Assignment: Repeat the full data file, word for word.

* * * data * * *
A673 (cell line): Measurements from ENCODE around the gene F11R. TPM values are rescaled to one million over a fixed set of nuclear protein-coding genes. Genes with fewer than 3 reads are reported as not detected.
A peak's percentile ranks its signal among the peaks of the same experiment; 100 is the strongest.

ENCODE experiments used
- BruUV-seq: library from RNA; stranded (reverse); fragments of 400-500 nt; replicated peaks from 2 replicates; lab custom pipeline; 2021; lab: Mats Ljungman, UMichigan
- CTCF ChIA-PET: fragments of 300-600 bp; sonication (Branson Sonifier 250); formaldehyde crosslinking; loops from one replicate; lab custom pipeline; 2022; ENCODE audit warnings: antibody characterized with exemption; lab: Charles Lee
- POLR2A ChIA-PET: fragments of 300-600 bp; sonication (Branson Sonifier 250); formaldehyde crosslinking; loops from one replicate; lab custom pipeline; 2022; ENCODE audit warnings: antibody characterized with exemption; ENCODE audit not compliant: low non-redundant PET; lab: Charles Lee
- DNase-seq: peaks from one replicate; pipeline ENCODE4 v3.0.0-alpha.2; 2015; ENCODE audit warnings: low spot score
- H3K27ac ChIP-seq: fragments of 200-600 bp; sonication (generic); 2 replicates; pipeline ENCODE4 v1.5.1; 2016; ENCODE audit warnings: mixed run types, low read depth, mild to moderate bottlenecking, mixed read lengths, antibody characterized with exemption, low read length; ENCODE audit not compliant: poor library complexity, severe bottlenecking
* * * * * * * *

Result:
A673 (cell line): Measurements from ENCODE around the gene F11R. TPM values are rescaled to one million over a fixed set of nuclear protein-coding genes. Genes with fewer than 3 reads are reported as not detected.
A peak's percentile ranks its signal among the peaks of the same experiment; 100 is the strongest.

ENCODE experiments used
- BruUV-seq: library from RNA; stranded (reverse); fragments of 400-500 nt; replicated peaks from 2 replicates; lab custom pipeline; 2021; lab: Mats Ljungman, UMichigan
- CTCF ChIA-PET: fragments of 300-600 bp; sonication (Branson Sonifier 250); formaldehyde crosslinking; loops from one replicate; lab custom pipeline; 2022; ENCODE audit warnings: antibody characterized with exemption; lab: Charles Lee
- POLR2A ChIA-PET: fragments of 300-600 bp; sonication (Branson Sonifier 250); formaldehyde crosslinking; loops from one replicate; lab custom pipeline; 2022; ENCODE audit warnings: antibody characterized with exemption; ENCODE audit not compliant: low non-redundant PET; lab: Charles Lee
- DNase-seq: peaks from one replicate; pipeline ENCODE4 v3.0.0-alpha.2; 2015; ENCODE audit warnings: low spot score
- H3K27ac ChIP-seq: fragments of 200-600 bp; sonication (generic); 2 replicates; pipeline ENCODE4 v1.5.1; 2016; ENCODE audit warnings: mixed run types, low read depth, mild to moderate bottlenecking, mixed read lengths, antibody characterized with exemption, low read length; ENCODE audit not compliant: poor library complexity, severe bottlenecking